Hillary Clinton will declare victory in the West Virginia primary tonight against a senator who no longer even considers himself her opponent. While Clinton is scheduled to be in Charleston, W.Va., for Election Night celebrations, Barack Obama will be in Missouri , a state that held its primary more than three months ago. His message couldn’t be clearer: He is now campaigning against John McCain.
This seems extraordinarily unwise. While one can argue the merits of downplaying an unwinnable battle against an opponent who can’t win the war, Obama stands the risk of alienating Democrats who do not yet support him. It resembles the familiar architecture of college rivalries; in order to belittle its counterpart, one school inevitably acts like it’s too good to even compete.
Here’s the speech Obama should be delivering tonight somewhere in West Virginia—say, Morgantown, where there’s a big university .
Some of you may be surprised to see me here tonight. For the past several weeks, it has been clear that Senator Clinton held a commanding lead in West Virginia, and I congratulate her on her victory tonight.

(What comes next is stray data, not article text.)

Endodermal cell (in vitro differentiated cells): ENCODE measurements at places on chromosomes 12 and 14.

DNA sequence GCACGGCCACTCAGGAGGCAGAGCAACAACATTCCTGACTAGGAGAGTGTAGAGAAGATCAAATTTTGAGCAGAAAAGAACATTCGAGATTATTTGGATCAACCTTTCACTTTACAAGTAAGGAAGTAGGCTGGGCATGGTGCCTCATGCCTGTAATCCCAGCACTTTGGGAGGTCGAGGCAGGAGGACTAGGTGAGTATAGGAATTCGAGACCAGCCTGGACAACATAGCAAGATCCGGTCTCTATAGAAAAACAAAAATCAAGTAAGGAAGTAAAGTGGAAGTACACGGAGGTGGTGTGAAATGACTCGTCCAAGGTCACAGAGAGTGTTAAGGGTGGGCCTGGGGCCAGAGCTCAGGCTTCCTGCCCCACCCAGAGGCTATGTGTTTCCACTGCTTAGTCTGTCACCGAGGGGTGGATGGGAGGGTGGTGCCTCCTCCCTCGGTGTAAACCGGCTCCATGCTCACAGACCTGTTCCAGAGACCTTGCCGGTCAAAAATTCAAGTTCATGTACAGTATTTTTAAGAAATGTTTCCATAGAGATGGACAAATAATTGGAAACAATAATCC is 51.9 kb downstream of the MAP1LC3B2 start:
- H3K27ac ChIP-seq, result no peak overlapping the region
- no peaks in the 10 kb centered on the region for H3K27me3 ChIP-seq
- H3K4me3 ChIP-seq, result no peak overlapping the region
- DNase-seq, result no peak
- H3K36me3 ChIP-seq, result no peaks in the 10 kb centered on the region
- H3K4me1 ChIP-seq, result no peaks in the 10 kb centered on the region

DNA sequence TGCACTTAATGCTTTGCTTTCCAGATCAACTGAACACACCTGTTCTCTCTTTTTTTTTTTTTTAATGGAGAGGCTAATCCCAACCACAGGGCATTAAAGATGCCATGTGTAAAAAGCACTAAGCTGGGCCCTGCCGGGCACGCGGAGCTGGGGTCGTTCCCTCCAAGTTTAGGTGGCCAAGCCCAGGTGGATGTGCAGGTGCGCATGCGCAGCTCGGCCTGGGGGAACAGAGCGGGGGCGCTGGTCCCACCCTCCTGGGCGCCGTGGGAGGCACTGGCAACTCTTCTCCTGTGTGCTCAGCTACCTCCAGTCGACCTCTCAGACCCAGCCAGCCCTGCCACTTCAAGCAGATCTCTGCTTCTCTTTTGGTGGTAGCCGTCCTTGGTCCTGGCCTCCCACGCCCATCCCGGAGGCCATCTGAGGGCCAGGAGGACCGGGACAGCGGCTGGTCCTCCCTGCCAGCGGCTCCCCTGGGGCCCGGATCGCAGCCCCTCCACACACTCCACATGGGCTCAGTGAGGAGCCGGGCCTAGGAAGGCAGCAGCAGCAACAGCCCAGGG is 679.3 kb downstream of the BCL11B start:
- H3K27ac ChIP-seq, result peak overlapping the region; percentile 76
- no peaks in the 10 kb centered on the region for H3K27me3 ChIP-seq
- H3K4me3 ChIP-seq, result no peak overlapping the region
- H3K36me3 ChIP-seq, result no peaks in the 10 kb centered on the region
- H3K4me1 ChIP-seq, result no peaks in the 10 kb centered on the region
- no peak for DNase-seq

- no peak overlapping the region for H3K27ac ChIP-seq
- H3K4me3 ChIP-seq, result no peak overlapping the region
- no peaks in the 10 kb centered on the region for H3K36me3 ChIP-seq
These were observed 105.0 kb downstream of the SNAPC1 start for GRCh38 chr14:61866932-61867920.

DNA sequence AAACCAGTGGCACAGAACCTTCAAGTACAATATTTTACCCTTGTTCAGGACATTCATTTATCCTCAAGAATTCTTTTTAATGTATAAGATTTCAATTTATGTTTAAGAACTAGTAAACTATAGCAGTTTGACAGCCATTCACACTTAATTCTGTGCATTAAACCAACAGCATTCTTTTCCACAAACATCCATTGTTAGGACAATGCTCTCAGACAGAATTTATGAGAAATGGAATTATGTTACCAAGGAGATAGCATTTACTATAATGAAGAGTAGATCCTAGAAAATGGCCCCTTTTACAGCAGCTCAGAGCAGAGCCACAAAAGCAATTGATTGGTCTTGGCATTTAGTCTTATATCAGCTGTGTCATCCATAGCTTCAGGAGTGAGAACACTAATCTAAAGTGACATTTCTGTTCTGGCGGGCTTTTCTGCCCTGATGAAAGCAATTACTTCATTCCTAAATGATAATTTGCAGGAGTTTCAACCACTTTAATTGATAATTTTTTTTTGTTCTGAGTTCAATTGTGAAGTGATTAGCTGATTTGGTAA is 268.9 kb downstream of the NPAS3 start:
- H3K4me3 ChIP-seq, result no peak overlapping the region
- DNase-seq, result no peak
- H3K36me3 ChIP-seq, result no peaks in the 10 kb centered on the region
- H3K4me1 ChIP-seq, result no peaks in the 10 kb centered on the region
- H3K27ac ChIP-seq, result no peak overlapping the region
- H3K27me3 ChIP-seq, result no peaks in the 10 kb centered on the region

You know, a lot of the senior advisers in my campaign recommended that I skip West Virginia altogether. In fact, ever since we won North Carolina last week and fought to nearly a tie in Indiana, many people have advised that we shift the focus of the campaign to Senator McCain and the general election.
Now, I don’t mean to belittle the advice of the extraordinarily talented strategists on my campaign. Without them, we would not be here today. But let me be very clear: It would be a disservice to Senator Clinton and a disservice to the Democratic Party if we did not continue to compete in this primary as long as there are two strong candidates for the nomination.
In that spirit, I have come here tonight to thank those West Virginians who did vote for me and to say this to those who did not: In the event that I am the nominee for president in the fall, I would be honored to have your vote. I believe it is this preference for robust options in candidates that gave me the opportunity to succeed in this election, and I will not forget that.
Senator McCain will be a formidable opponent in the fall, and I understand the temptation to rev up the general election campaign as soon as possible. But charging into this important contest when the Democratic Party has yet to rally behind one candidate is, I think, unwise. So let me say it again: So long as there are two candidates, you will see me fighting for every vote in the remaining contests.
Idealistic and a tad sappy? Absolutely. To which I respond: When has that ever stopped him before? And as my fellow Trailheader Christopher Beam pointed out to me over by the coffee maker this morning, such a message from Obama might—just might—give Clinton a graceful note to end on.